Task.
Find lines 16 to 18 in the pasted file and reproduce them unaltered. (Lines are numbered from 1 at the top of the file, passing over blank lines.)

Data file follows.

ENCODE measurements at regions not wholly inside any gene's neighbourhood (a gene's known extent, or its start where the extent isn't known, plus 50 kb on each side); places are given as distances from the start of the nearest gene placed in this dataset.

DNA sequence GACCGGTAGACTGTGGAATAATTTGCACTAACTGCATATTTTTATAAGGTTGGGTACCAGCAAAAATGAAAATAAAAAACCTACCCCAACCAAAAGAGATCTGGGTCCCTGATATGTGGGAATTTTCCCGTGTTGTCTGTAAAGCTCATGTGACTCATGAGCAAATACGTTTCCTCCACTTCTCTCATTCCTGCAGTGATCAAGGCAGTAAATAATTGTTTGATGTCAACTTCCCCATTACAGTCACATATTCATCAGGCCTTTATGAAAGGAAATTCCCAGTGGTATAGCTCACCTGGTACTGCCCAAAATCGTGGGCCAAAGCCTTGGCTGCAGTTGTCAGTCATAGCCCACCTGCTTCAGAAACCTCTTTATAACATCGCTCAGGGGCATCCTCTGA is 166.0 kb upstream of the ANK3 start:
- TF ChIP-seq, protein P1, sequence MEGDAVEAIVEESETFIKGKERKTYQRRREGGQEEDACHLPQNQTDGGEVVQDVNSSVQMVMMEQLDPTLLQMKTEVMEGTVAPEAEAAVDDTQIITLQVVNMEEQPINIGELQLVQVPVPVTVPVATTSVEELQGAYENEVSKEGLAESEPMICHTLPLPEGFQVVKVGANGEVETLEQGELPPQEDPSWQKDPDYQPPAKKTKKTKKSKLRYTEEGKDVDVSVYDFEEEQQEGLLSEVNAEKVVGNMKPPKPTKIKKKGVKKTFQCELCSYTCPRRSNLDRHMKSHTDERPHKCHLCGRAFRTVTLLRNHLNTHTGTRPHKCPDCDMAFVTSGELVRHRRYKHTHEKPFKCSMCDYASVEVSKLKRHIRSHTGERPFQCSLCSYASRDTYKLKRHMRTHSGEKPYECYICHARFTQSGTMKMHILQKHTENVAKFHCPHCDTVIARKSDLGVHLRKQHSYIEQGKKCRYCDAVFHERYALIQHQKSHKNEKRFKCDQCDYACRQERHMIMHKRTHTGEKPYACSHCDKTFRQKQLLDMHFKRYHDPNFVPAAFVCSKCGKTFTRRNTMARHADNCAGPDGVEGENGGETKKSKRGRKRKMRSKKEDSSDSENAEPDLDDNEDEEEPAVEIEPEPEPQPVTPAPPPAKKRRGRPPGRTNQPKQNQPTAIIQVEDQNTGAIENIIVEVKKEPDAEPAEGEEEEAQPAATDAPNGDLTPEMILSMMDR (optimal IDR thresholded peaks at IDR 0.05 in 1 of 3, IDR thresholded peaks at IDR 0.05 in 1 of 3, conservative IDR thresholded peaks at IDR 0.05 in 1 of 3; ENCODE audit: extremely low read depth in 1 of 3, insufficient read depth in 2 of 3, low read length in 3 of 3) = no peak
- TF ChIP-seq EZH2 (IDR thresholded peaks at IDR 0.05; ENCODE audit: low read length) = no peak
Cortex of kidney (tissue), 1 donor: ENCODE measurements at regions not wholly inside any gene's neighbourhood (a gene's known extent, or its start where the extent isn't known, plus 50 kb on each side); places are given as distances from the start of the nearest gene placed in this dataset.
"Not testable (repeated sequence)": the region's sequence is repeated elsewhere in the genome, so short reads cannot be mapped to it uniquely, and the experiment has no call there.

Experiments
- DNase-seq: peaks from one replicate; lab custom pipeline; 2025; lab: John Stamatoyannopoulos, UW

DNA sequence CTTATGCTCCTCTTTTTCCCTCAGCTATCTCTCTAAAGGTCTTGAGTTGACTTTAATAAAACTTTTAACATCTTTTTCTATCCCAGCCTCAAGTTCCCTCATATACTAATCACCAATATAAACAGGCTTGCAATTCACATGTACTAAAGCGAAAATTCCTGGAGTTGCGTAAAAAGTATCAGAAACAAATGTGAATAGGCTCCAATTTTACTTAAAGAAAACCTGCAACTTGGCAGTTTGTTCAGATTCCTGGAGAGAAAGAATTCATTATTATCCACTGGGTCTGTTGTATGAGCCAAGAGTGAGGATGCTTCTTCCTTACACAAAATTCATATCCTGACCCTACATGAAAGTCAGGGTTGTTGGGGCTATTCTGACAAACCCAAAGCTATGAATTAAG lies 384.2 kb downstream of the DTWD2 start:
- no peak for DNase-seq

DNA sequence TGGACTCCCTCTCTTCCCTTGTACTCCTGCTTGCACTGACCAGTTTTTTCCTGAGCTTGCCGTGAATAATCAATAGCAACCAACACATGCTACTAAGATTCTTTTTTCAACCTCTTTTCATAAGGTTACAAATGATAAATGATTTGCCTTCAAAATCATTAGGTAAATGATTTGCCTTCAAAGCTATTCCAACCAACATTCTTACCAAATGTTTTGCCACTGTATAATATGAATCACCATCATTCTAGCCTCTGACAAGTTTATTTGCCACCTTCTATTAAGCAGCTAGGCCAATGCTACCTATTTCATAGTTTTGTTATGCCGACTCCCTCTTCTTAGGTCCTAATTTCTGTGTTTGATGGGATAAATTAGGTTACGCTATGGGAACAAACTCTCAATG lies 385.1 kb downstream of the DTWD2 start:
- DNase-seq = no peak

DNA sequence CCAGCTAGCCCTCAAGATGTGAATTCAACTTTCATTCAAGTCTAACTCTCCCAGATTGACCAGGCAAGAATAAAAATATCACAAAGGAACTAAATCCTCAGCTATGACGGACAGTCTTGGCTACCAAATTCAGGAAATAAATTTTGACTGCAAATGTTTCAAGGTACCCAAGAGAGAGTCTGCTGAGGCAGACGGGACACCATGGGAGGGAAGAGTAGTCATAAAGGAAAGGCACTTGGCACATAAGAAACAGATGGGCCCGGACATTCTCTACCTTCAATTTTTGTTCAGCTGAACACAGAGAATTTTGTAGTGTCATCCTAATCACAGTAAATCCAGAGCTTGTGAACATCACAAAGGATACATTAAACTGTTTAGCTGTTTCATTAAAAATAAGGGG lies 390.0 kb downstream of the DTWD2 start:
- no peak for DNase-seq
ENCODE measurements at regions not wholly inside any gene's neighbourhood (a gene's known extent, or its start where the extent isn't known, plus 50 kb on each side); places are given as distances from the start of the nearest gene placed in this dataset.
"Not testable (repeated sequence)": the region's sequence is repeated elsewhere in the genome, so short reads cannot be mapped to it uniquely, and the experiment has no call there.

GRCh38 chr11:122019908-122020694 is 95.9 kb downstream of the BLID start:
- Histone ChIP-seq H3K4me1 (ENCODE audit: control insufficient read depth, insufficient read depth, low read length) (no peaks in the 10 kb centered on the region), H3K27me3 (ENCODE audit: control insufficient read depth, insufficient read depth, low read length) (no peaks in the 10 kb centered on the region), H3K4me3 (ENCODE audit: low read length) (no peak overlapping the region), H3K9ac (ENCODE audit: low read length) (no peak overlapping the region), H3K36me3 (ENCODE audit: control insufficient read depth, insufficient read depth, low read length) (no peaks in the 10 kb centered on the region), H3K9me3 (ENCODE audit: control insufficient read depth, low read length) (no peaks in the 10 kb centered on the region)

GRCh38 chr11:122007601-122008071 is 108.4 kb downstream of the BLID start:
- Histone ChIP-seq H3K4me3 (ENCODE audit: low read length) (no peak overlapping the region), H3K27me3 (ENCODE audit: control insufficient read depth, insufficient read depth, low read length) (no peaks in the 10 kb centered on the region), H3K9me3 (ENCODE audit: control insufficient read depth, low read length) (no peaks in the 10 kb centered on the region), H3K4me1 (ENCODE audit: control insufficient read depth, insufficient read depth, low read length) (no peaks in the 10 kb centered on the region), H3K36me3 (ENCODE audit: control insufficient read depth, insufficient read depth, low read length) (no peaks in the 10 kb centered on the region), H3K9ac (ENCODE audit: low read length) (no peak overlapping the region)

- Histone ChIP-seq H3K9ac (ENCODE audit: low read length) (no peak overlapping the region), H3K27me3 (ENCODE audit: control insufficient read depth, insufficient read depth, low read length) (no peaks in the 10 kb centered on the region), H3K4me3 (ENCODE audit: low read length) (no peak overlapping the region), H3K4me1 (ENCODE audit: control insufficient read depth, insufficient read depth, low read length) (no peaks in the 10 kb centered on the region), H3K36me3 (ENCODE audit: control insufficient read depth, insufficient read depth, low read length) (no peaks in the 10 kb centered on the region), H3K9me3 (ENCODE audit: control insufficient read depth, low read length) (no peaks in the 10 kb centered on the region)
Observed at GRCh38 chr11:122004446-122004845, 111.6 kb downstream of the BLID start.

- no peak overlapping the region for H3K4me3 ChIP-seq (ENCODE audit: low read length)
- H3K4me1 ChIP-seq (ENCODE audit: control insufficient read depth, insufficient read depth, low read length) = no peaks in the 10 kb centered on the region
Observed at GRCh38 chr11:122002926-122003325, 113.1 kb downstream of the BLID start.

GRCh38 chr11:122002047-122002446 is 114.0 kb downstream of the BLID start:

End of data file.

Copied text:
"Not testable (repeated sequence)": the region's sequence is repeated elsewhere in the genome, so short reads cannot be mapped to it uniquely, and the experiment has no call there.

GRCh38 chr11:122019908-122020694 is 95.9 kb downstream of the BLID start:
- Histone ChIP-seq H3K4me1 (ENCODE audit: control insufficient read depth, insufficient read depth, low read length) (no peaks in the 10 kb centered on the region), H3K27me3 (ENCODE audit: control insufficient read depth, insufficient read depth, low read length) (no peaks in the 10 kb centered on the region), H3K4me3 (ENCODE audit: low read length) (no peak overlapping the region), H3K9ac (ENCODE audit: low read length) (no peak overlapping the region), H3K36me3 (ENCODE audit: control insufficient read depth, insufficient read depth, low read length) (no peaks in the 10 kb centered on the region), H3K9me3 (ENCODE audit: control insufficient read depth, low read length) (no peaks in the 10 kb centered on the region)